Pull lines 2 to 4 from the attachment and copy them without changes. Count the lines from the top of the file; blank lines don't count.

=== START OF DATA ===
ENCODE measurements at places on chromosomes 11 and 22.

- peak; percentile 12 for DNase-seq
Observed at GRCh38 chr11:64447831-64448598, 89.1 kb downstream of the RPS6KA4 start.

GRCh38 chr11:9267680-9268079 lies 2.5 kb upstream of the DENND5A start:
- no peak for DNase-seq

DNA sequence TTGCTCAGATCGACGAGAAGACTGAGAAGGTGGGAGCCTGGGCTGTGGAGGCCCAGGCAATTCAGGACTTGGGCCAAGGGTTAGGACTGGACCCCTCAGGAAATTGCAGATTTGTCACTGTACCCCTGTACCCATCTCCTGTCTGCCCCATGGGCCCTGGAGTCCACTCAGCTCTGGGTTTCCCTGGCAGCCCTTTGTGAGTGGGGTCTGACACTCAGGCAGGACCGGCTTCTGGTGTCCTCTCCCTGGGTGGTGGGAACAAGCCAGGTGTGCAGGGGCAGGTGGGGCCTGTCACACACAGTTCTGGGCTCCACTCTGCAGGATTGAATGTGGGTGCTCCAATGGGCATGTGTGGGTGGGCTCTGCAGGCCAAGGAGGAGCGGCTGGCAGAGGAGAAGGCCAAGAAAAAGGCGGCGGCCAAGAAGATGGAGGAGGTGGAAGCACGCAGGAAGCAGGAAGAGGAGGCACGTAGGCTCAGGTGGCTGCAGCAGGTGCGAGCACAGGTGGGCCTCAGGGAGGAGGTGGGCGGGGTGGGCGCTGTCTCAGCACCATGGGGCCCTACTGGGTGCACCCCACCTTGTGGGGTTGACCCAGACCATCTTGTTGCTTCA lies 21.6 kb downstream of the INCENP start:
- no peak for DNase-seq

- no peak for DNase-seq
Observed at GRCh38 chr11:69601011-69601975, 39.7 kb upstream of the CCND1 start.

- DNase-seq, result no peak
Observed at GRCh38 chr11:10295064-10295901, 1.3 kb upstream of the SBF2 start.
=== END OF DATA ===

- peak; percentile 12 for DNase-seq
Observed at GRCh38 chr11:64447831-64448598, 89.1 kb downstream of the RPS6KA4 start.

GRCh38 chr11:9267680-9268079 lies 2.5 kb upstream of the DENND5A start: